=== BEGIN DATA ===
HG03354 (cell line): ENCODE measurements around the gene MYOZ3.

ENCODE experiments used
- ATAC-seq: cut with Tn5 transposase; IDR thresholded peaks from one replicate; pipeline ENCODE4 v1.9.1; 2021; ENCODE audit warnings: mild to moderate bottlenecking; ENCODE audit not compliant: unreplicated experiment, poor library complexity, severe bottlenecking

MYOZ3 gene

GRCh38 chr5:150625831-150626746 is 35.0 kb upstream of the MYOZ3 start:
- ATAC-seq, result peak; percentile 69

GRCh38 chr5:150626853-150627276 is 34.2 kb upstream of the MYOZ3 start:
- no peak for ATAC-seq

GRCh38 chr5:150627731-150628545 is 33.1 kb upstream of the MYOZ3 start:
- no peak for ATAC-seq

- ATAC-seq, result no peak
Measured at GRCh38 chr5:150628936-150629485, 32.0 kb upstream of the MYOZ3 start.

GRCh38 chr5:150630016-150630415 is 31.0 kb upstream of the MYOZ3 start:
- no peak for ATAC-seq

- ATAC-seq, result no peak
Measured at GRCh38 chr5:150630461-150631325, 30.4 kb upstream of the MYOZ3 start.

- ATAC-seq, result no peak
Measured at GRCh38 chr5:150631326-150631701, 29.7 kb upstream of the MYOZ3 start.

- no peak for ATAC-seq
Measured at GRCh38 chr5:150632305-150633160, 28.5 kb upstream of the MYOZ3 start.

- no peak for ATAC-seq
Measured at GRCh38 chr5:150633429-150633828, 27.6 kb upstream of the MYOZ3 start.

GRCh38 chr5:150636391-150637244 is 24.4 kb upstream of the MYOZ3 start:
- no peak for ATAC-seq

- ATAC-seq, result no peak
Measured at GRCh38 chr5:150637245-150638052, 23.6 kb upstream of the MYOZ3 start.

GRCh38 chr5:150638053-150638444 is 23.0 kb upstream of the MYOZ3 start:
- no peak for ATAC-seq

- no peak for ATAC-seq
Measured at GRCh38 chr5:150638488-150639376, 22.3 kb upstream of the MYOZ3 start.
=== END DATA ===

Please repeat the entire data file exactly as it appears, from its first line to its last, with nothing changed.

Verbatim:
HG03354 (cell line): ENCODE measurements around the gene MYOZ3.

ENCODE experiments used
- ATAC-seq: cut with Tn5 transposase; IDR thresholded peaks from one replicate; pipeline ENCODE4 v1.9.1; 2021; ENCODE audit warnings: mild to moderate bottlenecking; ENCODE audit not compliant: unreplicated experiment, poor library complexity, severe bottlenecking

MYOZ3 gene

GRCh38 chr5:150625831-150626746 is 35.0 kb upstream of the MYOZ3 start:
- ATAC-seq, result peak; percentile 69

GRCh38 chr5:150626853-150627276 is 34.2 kb upstream of the MYOZ3 start:
- no peak for ATAC-seq

GRCh38 chr5:150627731-150628545 is 33.1 kb upstream of the MYOZ3 start:
- no peak for ATAC-seq

- ATAC-seq, result no peak
Measured at GRCh38 chr5:150628936-150629485, 32.0 kb upstream of the MYOZ3 start.

GRCh38 chr5:150630016-150630415 is 31.0 kb upstream of the MYOZ3 start:
- no peak for ATAC-seq

- ATAC-seq, result no peak
Measured at GRCh38 chr5:150630461-150631325, 30.4 kb upstream of the MYOZ3 start.

- ATAC-seq, result no peak
Measured at GRCh38 chr5:150631326-150631701, 29.7 kb upstream of the MYOZ3 start.

- no peak for ATAC-seq
Measured at GRCh38 chr5:150632305-150633160, 28.5 kb upstream of the MYOZ3 start.

- no peak for ATAC-seq
Measured at GRCh38 chr5:150633429-150633828, 27.6 kb upstream of the MYOZ3 start.

GRCh38 chr5:150636391-150637244 is 24.4 kb upstream of the MYOZ3 start:
- no peak for ATAC-seq

- ATAC-seq, result no peak
Measured at GRCh38 chr5:150637245-150638052, 23.6 kb upstream of the MYOZ3 start.

GRCh38 chr5:150638053-150638444 is 23.0 kb upstream of the MYOZ3 start:
- no peak for ATAC-seq

- no peak for ATAC-seq
Measured at GRCh38 chr5:150638488-150639376, 22.3 kb upstream of the MYOZ3 start.